A population of around 165 million and a growing rate of 6 percent annually makes Bangladesh one of the most populous countries in the world. According to the World Bank, at least 400,000 people move from rural areas to Dhaka, the capital of the country, every year. Predictions show that by 2030 the population of Bangladesh will be 186 million people—55.1 percent of which will be living in slums. The informal settlements surrounding Dhaka, are overpopulated and characterized by lack of water, sanitation and hygiene, or WASH services, and adequate and sustainable housing.
In order to reverse the trend of rising levels or urban poverty, Habitat for Humanity Bangladesh is advocating on behalf of those who lack adequate housing conditions.
Habitat Bangladesh was launched in 1999. Since then, it has served nearly 16,032 families under housing, WASH, disaster and urban programs, and has aided another 91,235 individuals through trainings. Habitat Bangladesh works to increase community resilience through improved access to the ongoing use of and maintenance of water, sanitation and drainage facilities. It also fosters sound relationships between service benefactors and urban slum communities to ensure cooperation in providing and maintaining essential services.
In order to carry out these projects, Habitat Bangladesh first conducts research on the conditions of the informal settlements it works in. There are many hurdles when it comes to improving living conditions in Dhaka, such as the effects of climate change, gender discrimination, lack of formal land rights and more. Considering how each slum area is affected by different barriers, permits Habitat Bangladesh in creating a more clear and robust plan to begin incrementally upgrading slums.
Habitat Bangladesh takes a multifaceted approach in working towards its slum upgrading objectives. Recognizing existing efforts by other organizations to improve conditions, Habitat Bangladesh created a Geographic Information Systems, or GIS, map and database for 25 informal settlement areas in Dhaka as a tool to improve coordination across organizations. Through the establishment of an information system utilizing stakeholder engagement, organizations can collaborate on their advocacy efforts to ensure their efforts are best used to improve living conditions for the largest amount of people. The database and maps are accessible to all urban stakeholders as a basis for their respective programming, advocacy and policy initiatives and promotes optimum resource allocation.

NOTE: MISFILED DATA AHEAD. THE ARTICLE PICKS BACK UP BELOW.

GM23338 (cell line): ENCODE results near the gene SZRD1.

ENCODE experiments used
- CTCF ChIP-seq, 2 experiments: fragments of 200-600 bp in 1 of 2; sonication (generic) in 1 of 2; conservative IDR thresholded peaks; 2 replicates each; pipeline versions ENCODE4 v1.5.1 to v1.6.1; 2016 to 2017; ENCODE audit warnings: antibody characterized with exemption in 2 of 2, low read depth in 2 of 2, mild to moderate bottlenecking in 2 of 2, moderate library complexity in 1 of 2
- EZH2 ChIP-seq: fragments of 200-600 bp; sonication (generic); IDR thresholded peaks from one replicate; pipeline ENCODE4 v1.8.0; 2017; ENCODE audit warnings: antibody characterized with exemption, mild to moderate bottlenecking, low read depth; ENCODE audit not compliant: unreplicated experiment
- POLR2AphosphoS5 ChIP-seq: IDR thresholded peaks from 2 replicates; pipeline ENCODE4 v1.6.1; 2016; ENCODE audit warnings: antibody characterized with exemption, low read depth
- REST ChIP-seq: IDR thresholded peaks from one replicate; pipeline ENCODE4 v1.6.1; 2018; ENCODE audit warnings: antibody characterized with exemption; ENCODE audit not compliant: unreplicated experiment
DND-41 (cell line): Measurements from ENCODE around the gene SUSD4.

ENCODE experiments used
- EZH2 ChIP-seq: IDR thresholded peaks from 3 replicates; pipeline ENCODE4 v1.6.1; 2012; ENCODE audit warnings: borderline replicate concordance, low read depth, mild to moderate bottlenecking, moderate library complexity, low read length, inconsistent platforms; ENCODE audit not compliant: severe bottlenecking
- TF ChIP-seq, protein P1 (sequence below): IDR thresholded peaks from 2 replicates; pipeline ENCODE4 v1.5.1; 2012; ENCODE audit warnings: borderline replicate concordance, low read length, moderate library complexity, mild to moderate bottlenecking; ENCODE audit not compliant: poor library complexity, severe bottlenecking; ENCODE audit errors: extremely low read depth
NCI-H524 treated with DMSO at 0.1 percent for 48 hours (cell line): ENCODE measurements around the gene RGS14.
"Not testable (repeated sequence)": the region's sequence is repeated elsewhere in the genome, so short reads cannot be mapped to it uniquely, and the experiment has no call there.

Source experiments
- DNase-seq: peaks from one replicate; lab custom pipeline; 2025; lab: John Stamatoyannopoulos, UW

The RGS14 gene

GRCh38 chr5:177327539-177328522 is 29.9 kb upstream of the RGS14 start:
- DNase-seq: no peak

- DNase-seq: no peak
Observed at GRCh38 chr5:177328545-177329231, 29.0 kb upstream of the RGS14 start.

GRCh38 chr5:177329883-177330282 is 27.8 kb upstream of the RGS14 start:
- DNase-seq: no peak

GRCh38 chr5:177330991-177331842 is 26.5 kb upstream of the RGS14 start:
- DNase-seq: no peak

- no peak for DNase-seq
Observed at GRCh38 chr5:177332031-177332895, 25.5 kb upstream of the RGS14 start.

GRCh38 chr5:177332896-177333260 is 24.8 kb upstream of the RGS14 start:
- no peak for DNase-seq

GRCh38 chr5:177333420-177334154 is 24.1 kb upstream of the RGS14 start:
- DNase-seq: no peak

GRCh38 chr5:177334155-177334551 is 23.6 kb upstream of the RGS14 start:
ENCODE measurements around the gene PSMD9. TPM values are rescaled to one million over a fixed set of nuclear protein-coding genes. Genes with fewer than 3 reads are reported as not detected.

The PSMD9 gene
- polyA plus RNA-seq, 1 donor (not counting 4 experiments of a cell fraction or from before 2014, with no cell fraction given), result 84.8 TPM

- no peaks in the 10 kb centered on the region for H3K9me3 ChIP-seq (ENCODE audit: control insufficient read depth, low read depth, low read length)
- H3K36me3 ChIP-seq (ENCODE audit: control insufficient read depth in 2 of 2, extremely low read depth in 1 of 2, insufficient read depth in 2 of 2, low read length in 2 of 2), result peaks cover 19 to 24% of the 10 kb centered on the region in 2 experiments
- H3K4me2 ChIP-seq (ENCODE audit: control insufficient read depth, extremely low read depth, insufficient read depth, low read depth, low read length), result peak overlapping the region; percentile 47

Another strategic approach Habitat Bangladesh utilized was considering the social environment of the informal settlements which surround Dhaka. Often times when housing conditions are improved residents are negatively impacted because the owners of these settlements increase rent. Habitat Bangladesh works to overcome this barrier in two ways. Firstly, by working with the owners of informal settlements, so they do not increase rent for a certain period of time; thus, ensuring that the informal settlers are the ones who truly benefit. Secondly, Habitat Bangladesh focuses on improving the infrastructure within communities versus the structure of individual living spaces, and has built resilience in 14 slums through slum upgrading projects. By creating a long-term development plan that began in 2012, Habitat Bangladesh is improving infrastructure within slum settlements surrounding Dhaka and has created 51 community sanitary latrines, 13 bathhouses and nine water collection points.
Urban development is one of the concentrations of the Habitat Bangladesh program. Through advocacy efforts the informal settlers in slum areas around Dhaka benefited from improved living conditions and health, access to safe drinking water and sanitation facilities, waste management systems, and a reduced threat of eviction.
Habitat Bangladesh believes that a long-term focus is essential and plans to initiate many follow up efforts to ensure the continuity of these successes.